IR35 and the Private Sector

What do the Budget changes mean for contractors (and their clients?)

The Chancellor, Philip Hammond, confirmed that he will extend the IR 35 off-payroll rules to the private sector from April 2020. In doing so, he delayed, by a year, the proposed change.

The 3 big Questions for Recruiters

  1. What does this mean for the recruitment industry, given the prevalence of contractors in our industry (often supplying their services through personal service companies “PSCs”)?

  2. What steps can contractors take to mitigate the worst outcomes from this policy change?

  3. What steps can clients (often recruitment companies) take to respond?

What has and hasn’t changed

Note: the law hasn’t changed, but the application of the law, has. IR 35 applies if, taking the PSC out of the equation, an employment relationship exists between client and contractor. If this happens, then under the new rules the client (not the PSC) will be responsible for unpaid NICs, tax and penalties. Thus the HMRC will transfer the IR35-risk from the PSC to the client. This is a big change of policy.” The stated aim of the reforms is to clamp down on “bogus self-employment:” in essence this is an “employment status” test.

What has changed is the operation of the policy and there are legitimate concerns about how the policy is being managed by HMRC. With effect from April 2020, the end-user of the contractors’ services will be deemed to be the employer if IR 35 applies: in the past it was deemed to be the PSC. This will then become an issue for all large and medium sized recruitment companies if they are engaging the services of contractors – from April 2020 it will be the end-user’s responsibility to get the “employment status” tests correct. There are legitimate concerns that the online tests for determining employment status on the .gov.uk website is not accurate and not fit for purpose. Further clarification is sought by APSCO and the REC and others.

There is an issue of “scope” with the changes in the exclusion of small businesses: only large and medium sized employers are in scope. It may be that employers with less than 50 employees are exempted. Don’t be surprised to see contractors being asked to re-contract with smaller limited companies.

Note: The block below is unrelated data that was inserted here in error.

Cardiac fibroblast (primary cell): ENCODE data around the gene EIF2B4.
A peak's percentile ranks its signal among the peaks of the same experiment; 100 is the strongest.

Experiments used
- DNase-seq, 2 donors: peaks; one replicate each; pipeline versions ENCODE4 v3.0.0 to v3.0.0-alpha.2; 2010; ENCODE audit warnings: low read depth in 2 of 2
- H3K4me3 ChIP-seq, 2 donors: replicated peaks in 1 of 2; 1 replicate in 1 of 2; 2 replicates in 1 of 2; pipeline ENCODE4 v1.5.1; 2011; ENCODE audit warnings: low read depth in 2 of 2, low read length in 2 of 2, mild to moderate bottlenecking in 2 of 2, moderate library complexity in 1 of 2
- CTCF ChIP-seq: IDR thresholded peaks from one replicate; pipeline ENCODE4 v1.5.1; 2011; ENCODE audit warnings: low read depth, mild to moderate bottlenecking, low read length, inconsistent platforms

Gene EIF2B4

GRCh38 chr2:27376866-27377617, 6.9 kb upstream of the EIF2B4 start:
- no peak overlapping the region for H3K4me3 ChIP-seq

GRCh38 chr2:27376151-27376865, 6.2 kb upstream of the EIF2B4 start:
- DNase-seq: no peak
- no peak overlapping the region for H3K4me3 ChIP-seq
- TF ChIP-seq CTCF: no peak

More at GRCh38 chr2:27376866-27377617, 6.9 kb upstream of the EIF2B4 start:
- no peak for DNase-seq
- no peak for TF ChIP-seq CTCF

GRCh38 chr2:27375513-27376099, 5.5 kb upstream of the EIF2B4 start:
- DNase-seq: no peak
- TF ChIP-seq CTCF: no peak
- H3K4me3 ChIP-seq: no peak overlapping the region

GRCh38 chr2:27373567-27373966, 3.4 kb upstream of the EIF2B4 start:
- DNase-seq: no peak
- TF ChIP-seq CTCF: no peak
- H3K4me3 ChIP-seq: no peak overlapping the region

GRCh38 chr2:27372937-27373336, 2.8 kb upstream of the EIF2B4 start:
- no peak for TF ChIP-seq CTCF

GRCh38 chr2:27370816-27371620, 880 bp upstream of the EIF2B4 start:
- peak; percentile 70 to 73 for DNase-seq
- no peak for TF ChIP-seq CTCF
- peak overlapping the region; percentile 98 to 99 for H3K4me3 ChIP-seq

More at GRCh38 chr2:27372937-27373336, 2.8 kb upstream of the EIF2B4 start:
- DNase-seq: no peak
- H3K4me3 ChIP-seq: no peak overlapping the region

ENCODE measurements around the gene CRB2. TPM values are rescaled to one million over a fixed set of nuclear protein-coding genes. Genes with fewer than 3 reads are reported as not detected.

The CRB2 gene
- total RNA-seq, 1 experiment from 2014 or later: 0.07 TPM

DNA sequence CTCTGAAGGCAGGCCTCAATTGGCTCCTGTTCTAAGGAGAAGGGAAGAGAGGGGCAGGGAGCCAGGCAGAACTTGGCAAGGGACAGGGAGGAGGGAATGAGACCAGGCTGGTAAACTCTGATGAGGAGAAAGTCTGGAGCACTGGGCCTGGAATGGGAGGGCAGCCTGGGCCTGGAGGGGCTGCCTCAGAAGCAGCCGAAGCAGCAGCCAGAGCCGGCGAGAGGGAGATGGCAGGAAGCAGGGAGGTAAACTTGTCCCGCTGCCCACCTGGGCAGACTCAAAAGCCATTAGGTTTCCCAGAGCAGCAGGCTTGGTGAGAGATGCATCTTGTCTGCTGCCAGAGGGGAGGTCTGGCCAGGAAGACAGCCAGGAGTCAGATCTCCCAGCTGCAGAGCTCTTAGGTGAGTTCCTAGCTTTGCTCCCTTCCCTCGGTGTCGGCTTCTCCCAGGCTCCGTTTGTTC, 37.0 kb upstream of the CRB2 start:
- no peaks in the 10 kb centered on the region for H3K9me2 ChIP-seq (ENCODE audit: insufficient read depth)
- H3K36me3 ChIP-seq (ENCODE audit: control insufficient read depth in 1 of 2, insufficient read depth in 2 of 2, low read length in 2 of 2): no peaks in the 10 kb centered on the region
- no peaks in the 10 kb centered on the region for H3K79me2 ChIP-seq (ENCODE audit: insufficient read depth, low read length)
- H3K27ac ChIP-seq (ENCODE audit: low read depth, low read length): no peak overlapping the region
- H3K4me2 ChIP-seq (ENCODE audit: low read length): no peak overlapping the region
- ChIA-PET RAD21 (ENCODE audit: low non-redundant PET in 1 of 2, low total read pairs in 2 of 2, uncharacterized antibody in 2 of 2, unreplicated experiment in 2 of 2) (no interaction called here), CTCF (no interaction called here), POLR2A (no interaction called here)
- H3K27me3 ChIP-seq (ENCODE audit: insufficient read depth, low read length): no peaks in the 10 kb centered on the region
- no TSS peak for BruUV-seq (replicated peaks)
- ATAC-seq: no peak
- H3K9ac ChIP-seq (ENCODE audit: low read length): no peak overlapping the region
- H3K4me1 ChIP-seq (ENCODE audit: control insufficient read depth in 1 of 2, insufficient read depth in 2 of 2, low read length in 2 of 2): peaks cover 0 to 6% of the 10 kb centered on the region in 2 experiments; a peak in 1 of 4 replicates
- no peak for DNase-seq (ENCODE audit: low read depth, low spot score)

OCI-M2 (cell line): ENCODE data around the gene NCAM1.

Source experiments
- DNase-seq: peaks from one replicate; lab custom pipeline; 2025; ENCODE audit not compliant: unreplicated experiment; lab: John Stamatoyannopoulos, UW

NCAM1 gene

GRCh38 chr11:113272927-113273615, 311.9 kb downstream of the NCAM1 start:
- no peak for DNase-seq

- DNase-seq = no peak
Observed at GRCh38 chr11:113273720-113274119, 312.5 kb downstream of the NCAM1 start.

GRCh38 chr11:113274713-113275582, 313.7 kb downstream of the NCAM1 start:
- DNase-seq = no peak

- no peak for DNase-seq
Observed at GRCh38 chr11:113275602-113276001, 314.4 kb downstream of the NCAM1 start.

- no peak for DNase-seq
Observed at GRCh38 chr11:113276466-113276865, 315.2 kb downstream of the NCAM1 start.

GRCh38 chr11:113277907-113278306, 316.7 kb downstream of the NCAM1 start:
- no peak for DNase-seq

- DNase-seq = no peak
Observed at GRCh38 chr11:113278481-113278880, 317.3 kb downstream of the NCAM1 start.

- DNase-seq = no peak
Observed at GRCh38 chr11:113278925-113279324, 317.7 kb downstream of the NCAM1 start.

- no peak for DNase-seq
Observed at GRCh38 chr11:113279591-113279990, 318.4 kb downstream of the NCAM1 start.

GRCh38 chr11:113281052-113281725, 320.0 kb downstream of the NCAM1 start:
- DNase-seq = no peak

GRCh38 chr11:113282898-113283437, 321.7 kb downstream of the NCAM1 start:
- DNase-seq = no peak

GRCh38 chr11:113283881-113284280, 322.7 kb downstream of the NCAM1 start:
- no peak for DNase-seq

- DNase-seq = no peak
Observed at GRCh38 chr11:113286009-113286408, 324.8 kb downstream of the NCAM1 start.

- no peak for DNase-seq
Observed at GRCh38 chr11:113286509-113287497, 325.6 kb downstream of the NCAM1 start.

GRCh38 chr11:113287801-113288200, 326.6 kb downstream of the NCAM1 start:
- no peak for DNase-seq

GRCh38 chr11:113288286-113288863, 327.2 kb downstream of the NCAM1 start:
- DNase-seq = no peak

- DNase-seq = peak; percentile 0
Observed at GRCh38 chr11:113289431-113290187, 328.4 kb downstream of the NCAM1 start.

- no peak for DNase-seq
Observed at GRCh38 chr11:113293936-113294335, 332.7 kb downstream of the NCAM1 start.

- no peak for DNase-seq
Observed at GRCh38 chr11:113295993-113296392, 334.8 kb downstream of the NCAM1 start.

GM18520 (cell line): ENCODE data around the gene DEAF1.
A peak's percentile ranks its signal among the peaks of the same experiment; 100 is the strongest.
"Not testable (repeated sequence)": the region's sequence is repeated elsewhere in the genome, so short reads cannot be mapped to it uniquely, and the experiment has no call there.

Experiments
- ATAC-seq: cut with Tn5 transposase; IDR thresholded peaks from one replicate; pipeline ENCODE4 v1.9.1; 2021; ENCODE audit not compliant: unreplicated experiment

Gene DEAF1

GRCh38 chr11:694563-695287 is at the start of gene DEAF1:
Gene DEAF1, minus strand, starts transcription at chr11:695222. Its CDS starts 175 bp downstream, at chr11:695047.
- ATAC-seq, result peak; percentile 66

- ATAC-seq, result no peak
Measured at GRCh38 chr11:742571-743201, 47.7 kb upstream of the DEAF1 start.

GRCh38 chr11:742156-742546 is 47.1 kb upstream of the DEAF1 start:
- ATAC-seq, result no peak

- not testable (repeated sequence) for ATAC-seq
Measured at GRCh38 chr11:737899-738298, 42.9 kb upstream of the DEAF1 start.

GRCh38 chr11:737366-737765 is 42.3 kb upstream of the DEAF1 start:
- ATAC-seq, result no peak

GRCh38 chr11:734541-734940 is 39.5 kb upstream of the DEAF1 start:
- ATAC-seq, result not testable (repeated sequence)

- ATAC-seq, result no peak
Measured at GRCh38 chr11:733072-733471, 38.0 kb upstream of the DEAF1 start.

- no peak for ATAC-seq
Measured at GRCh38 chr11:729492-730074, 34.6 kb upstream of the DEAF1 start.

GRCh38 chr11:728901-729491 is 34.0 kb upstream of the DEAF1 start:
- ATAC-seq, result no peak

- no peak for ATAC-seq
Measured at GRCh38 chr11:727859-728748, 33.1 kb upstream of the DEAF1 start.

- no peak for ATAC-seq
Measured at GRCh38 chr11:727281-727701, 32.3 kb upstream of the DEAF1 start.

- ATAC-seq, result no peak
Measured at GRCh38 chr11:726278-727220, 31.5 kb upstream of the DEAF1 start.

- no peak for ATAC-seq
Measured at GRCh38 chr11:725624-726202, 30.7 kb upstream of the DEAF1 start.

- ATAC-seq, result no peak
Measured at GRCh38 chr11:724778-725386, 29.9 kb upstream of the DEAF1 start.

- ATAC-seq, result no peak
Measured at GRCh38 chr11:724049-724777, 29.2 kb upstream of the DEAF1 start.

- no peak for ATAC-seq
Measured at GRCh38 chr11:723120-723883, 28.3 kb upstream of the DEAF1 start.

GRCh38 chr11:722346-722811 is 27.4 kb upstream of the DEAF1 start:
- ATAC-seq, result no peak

How to deal with the changes

Back to our three questions, above, the answers are as follows:

  1. This depends on the size of the recruiter and the prevalence of the use of contractors. Recruiters should be alive to their clients (who may be ultimate end user) passing on the risk to the recruiter.

  2. The one-word answer to the question above: “diversify.” There may be a move to ask some contractors to become PAYE employees. Ultimately, if a contractor can demonstrate that they have multiple sources of income (many clients) then there should be no problem. However, if the contractor has one client; and works 50-60 hours a week for that client; and is under their supervision, direction and control, then there will be an issue. Contractors should be alive for indemnity and warranty wording in commercial contracts.

  3. Recruiters, if they are the client, should negotiate indemnities and warranties with the PSC: making the PSC liable for any IR 35 costs and penalties. They may also want tri-partite agreements where the individual is also a party to the Agreement: in case the PSC is wound-up.

Recruiters are advised to “watch this space” for further developments. The chancellor made one big announcement but the devil really will be in the detail, during 2019.

This article was first published in Recruiter magazine on November 14